Overgrown grass and weeds become concern for Amarillo residents - KSWO 7News | Breaking News, Weather and Sports

Overgrown grass and weeds become concern for Amarillo residents

Overgrown grass and weeds are becoming a growing concern for some Amarillo residents as well as the City of Amarillo.

There's no shortage of reasons the City asks property owners to keep their land maintained - to prevent a mosquito or rodent infestation, eliminate fire hazards, and simply for aesthetic reasons. But one local business owner feels the City may not be enforcing its code strictly enough.

"I always keep my vegetation here nice and clean," said Nabil Dia, owner of Parkview House Bed and Breakfast in Amarillo. But, he added, that's not always the case for his neighbors.

"Across the street from us are rental, especially on the corner. We are always having trouble with it. We already lost some customers. They pull up and say sorry, we're not going to stay here. We're not comfortable with this place."

The City of Amarillo does have a code requiring property owners to maintain their land. Those who violate it will be issued a notice, and then charged for services if it's not addressed.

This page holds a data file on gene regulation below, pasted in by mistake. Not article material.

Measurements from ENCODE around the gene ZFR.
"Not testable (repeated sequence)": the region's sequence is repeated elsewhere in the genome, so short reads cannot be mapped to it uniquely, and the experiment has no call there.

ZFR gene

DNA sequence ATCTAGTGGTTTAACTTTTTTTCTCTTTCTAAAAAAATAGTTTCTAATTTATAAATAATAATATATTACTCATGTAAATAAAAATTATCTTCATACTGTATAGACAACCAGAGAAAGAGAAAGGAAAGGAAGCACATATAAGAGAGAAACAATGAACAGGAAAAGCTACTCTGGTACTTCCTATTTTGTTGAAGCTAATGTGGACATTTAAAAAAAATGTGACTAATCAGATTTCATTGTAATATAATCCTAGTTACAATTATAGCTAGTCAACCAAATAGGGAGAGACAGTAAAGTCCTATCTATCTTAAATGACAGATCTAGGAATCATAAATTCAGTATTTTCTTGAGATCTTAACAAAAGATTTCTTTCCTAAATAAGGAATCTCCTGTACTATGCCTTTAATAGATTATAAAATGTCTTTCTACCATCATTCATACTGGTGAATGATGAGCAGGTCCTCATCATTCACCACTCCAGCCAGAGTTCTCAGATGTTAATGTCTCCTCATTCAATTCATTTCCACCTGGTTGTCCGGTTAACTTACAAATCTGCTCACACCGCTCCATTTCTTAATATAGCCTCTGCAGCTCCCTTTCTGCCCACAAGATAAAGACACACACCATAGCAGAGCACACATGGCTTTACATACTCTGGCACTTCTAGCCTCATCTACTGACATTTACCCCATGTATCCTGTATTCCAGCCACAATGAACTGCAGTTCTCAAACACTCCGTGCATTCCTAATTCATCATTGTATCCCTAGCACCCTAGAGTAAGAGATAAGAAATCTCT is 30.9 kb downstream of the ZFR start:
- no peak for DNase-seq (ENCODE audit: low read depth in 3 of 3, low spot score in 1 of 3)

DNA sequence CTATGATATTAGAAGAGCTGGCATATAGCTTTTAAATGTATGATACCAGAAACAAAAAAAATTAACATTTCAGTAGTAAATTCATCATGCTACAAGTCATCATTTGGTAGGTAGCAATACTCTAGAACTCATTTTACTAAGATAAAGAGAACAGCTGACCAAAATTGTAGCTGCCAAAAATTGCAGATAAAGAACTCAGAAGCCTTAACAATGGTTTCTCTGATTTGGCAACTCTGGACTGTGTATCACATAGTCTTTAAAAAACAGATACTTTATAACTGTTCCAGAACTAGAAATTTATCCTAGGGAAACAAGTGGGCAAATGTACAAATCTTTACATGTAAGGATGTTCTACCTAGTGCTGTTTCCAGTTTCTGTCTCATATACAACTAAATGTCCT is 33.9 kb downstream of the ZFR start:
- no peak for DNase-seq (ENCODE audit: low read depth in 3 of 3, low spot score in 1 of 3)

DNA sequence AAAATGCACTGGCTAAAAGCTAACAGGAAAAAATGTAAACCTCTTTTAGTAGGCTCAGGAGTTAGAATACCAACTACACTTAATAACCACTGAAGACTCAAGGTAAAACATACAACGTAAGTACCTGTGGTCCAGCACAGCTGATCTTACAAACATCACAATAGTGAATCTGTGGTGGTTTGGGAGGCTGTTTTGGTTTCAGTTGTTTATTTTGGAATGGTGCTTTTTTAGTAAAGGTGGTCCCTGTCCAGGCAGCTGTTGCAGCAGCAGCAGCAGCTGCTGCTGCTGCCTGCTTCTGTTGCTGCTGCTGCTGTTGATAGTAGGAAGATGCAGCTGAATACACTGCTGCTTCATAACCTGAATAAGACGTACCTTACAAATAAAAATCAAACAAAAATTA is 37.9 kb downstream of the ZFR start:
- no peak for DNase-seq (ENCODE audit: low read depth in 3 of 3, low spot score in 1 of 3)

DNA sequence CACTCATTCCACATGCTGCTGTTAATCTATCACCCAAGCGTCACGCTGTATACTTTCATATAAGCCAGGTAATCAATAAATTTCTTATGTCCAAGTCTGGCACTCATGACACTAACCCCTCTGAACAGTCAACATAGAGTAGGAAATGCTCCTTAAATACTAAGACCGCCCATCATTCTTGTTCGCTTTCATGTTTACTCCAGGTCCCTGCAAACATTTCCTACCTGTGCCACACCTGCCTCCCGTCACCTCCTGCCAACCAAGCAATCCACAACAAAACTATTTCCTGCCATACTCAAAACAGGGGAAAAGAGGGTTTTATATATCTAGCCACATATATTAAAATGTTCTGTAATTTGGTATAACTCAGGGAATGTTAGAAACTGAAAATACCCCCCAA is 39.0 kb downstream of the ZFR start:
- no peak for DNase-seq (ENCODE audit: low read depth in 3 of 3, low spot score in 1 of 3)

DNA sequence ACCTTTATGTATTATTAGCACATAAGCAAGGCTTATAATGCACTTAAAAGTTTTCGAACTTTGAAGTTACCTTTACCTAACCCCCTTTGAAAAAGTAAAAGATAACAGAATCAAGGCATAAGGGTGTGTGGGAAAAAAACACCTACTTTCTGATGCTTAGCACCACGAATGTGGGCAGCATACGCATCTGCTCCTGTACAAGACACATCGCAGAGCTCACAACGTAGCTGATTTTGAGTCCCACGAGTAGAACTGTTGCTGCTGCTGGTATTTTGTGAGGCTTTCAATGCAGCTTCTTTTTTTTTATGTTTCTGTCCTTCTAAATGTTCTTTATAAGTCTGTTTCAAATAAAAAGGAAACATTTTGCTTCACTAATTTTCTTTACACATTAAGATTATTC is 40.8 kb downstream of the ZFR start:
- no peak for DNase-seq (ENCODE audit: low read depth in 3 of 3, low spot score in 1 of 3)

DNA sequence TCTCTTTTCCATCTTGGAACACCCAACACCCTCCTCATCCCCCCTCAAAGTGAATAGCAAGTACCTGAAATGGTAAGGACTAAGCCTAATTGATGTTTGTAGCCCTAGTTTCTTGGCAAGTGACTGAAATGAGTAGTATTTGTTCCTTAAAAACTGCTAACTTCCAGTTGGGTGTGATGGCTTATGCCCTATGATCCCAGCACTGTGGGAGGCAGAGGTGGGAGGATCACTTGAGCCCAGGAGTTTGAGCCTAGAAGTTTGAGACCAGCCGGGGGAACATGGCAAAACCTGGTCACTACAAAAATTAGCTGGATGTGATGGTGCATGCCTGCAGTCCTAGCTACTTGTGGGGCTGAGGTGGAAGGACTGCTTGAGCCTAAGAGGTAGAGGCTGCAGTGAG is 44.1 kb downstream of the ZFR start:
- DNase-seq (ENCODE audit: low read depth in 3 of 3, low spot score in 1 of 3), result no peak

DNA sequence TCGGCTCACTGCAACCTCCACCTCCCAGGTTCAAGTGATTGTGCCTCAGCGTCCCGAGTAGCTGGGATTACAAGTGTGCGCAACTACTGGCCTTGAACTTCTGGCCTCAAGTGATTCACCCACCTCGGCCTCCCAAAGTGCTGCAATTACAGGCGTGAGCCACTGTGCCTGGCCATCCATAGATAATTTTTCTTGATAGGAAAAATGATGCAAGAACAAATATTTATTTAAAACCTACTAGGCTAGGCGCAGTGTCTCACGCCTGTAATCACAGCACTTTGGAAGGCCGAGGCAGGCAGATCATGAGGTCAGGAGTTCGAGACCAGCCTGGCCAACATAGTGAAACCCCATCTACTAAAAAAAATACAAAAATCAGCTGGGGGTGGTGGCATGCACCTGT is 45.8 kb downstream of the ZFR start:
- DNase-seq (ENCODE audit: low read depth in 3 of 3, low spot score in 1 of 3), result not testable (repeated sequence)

"We have inspectors that canvass the city as well as we'll take complaints over the phone," explained Scott McDonald, building official for the City.

Dai says he actually reported the property to the City three weeks ago, but still, nothing's been done.

"They still have to give them two weeks notice to come back but it's still too long," said Dia.

With more than 25,000 city service inspections for overgrowth in the past year, officials said they're just doing their best to keep up.

"With the volume of work that we have today and the number of contractors the City utilizes is a challenge," added McDonald. "So it may take a week or it may take two weeks for our contractors to get out and maintain or mow that property."

A backlog full of weeds that for some, may have grown too high for too long.

"If they City doesn't start taking care of some of that then they're not going to run customers off, they're going run me," said Dia. "I'm going to move to some other city where they take care of their residents."

The City has actually started leaving bright green door tags out on properties that are "at risk" of violating the code before they actually issue a letter of violation. That address will be noted and then inspectors will check it again after a certain period of time to see if it's been addressed. If the property hasn't been groomed by then, the City will begin its process to have the grass and weeds taken care of.

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